Now that the Spofford Juvenile Detention Center is finally closed, the Hunts Point community is wondering what should go in its place.
Spofford opened in 1957 as a prison for New York City’s juvenile offenders. It closed its doors for good on Wednesday, March 30. Since then it has been empty, and Hunts Point is now left with a building that takes up a half a block, but serves no purpose.
The Hunts Point community had been trying to have Spofford closed for decades. The detention center, which was on Spofford Avenue between Tiffany Street and Casanova Street, held about 100 youth offenders and was notorious for violence and terrible conditions.
“This has been an issue for the Hunts Point community for decades,” said Kellie Terry-Sepulveda, executive director of The Point, a Hunts Point-based community development organization.
She said the overwhelming desire coming from Hunts Point has been to turn the space into a positive resource for the neighborhood, mainly something that can help youth from the area, the polar opposite of a youth detention center.
“There’s a strong desire to see that space developed into something helpful for young people,” she said. “But in terms of turning that footprint into a different use, we still have a long way to go.”
National children’s advocacy group Children’s Defense Fund worked on getting Spofford closed, first in 1998 to see it reopened a year later, and now again in 2011.Representatives from the Administration for Child Services have said that the detention center is now permanently closed.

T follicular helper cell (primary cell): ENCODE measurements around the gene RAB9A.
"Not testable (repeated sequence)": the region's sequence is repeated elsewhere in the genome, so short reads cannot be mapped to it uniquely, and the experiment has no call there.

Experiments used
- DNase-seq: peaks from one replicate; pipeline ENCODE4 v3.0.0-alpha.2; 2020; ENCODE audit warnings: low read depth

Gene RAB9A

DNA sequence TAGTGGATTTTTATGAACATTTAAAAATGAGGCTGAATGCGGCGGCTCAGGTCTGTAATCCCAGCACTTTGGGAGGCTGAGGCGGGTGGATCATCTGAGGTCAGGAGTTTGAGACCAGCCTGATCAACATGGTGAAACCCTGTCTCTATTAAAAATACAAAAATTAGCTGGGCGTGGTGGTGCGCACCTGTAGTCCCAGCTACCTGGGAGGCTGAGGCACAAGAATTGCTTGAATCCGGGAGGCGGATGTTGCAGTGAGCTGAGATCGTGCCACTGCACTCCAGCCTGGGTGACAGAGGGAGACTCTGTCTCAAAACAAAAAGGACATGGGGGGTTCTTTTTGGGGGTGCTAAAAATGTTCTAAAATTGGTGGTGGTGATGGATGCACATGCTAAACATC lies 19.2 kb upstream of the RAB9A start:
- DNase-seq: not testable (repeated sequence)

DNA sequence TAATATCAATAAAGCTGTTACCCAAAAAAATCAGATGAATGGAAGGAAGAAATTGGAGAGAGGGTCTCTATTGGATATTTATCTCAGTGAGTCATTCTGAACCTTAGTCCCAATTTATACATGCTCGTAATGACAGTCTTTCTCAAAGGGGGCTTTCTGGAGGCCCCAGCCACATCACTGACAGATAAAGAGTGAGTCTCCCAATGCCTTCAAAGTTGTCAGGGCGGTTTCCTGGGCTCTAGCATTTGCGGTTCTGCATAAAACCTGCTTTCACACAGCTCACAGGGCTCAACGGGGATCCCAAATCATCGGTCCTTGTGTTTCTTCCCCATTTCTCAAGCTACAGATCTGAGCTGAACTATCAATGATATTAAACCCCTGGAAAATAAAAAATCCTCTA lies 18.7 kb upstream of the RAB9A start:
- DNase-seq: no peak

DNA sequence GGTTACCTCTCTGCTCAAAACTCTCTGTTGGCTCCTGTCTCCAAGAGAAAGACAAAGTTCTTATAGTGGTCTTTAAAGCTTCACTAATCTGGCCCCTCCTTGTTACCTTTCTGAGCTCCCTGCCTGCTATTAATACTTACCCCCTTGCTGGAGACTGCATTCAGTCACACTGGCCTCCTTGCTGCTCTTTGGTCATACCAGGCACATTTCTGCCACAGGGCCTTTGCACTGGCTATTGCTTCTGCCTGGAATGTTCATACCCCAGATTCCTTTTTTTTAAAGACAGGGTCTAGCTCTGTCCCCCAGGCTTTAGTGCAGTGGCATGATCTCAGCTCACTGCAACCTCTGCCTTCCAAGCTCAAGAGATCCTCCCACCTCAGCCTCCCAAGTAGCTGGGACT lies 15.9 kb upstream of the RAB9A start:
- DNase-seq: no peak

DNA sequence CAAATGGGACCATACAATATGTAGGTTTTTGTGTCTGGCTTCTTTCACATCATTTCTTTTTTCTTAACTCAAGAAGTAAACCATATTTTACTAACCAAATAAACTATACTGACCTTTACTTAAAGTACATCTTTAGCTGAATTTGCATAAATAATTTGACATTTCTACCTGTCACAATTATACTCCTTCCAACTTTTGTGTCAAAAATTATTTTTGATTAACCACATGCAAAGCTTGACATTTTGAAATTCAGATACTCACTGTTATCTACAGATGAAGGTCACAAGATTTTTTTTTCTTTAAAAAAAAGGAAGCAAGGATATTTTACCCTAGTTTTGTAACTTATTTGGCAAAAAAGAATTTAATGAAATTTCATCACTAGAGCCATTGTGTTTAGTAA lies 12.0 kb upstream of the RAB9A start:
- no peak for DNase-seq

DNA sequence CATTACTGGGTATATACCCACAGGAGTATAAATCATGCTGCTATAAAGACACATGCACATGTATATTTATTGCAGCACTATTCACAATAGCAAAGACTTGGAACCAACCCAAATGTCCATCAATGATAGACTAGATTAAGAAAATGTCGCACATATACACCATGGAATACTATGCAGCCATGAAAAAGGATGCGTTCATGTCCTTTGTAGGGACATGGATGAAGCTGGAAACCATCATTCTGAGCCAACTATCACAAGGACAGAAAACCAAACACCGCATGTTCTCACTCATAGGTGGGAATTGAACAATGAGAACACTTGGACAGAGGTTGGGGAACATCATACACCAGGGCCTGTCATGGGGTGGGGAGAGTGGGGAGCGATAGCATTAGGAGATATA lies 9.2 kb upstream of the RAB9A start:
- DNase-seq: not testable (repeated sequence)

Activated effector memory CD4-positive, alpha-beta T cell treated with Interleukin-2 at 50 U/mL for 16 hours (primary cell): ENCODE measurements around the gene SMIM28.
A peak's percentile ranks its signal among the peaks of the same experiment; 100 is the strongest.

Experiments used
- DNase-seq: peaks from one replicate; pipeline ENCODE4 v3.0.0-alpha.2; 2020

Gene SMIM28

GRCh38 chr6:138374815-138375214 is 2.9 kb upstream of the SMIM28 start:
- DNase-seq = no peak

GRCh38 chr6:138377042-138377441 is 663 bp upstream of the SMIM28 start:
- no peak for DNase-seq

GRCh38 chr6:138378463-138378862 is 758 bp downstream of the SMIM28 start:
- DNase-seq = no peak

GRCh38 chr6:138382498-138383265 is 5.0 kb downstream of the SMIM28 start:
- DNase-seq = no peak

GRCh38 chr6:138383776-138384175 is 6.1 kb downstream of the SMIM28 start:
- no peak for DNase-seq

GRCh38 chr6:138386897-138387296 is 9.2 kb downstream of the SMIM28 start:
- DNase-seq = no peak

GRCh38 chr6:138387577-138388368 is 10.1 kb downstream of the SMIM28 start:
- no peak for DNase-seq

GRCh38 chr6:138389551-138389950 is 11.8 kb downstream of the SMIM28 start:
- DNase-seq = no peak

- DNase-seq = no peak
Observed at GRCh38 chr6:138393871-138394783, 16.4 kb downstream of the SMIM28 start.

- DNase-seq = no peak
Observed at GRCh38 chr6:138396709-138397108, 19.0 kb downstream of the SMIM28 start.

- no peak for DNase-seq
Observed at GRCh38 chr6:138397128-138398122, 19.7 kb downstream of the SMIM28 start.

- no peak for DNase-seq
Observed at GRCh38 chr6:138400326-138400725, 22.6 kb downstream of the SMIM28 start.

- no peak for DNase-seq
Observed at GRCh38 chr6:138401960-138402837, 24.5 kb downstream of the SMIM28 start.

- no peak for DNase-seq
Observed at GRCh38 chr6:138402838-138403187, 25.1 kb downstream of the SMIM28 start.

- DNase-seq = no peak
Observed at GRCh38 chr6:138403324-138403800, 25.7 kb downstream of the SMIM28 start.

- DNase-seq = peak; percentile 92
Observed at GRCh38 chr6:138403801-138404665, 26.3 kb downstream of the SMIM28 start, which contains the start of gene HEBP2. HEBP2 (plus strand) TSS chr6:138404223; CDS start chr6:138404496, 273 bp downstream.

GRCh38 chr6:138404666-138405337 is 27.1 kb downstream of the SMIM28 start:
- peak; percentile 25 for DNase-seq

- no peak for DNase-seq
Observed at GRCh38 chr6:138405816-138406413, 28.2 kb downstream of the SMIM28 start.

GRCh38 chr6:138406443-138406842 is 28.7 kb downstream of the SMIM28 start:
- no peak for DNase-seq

“We’ve been trying to do a campaign simultaneously so that we could have the city say what would happen when they closed it,” said Avery Irons, director of Youth Justice Programs for the Children’s Defense Fund.
The city has not put forward a concrete plan for the building. Irons has been taking the temperature of Hunts Point to develop a consensus on how to proceed with the space.
“We’ve have community speak outs, town halls, a project where we just stopped people by the #6 Hunts Point train stop,” Irons said. “We have started the process already. What we’re really wanting is for local elected officials to take on this discussion so its not just one or two groups saying what Hunts Point needs.”
Irons’ results showed that younger residents want a community center, or a high school, given the lack of both in the area. Older residents have tended to express interest in a vocational job training center.
Borough President Ruben Diaz and Assemblywoman Carmen Arroyo have planned meetings with community groups for the near future to address the issue of what to do with the Spofford building.